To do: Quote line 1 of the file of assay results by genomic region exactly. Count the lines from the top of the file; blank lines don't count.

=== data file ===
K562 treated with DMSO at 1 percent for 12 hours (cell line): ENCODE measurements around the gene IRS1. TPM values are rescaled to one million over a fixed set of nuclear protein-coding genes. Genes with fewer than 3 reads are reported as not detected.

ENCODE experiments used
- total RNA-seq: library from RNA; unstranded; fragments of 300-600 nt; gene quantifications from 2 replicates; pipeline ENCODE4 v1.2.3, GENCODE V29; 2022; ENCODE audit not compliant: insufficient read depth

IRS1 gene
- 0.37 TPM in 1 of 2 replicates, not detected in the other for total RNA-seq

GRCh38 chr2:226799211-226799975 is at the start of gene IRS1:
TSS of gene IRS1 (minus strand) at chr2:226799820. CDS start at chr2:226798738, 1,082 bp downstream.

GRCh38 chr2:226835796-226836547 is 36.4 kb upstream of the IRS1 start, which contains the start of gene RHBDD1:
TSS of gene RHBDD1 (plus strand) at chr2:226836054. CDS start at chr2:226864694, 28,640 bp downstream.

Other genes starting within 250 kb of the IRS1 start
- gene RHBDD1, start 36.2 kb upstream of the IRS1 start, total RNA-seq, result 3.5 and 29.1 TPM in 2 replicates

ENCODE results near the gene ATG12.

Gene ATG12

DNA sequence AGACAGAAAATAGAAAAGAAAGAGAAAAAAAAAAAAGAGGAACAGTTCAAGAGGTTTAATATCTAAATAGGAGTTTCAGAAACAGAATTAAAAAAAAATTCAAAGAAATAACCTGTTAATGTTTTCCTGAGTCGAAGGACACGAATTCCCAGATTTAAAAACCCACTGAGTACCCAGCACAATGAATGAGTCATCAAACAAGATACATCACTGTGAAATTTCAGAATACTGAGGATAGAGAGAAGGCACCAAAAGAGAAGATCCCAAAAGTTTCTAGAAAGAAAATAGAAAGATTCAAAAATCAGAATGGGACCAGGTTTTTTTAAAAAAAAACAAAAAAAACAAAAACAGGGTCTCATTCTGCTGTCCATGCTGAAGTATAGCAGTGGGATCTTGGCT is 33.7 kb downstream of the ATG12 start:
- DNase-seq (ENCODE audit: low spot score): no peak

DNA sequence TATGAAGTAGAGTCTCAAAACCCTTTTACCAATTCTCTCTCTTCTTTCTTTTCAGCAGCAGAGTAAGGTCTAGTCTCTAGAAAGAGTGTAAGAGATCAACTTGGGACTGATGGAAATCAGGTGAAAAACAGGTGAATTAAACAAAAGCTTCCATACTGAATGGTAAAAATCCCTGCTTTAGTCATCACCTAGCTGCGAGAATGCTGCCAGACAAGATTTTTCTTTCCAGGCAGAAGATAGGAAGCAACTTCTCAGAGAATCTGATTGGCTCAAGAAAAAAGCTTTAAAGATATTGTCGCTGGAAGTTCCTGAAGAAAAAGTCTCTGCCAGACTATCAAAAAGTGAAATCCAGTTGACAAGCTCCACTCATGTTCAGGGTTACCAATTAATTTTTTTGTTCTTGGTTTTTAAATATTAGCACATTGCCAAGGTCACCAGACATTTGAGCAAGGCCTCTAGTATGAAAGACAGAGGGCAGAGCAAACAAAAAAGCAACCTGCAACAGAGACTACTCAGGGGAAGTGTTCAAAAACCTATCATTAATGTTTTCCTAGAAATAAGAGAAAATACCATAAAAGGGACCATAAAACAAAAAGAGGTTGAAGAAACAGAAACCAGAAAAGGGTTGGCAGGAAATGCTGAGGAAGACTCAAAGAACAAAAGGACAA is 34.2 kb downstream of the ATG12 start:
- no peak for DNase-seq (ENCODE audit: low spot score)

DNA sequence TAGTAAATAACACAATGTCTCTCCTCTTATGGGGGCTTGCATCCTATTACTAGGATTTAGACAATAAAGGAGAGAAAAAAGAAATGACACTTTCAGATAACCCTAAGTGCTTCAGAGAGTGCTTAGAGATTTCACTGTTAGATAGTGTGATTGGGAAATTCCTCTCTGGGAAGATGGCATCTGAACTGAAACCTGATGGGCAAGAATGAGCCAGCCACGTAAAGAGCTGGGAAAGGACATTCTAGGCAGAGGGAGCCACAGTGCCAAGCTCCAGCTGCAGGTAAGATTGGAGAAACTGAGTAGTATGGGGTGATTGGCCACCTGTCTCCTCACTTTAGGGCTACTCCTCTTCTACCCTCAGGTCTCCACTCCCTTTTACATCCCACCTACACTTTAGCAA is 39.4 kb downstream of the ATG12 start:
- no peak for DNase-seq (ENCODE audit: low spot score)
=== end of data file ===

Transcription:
K562 treated with DMSO at 1 percent for 12 hours (cell line): ENCODE measurements around the gene IRS1. TPM values are rescaled to one million over a fixed set of nuclear protein-coding genes. Genes with fewer than 3 reads are reported as not detected.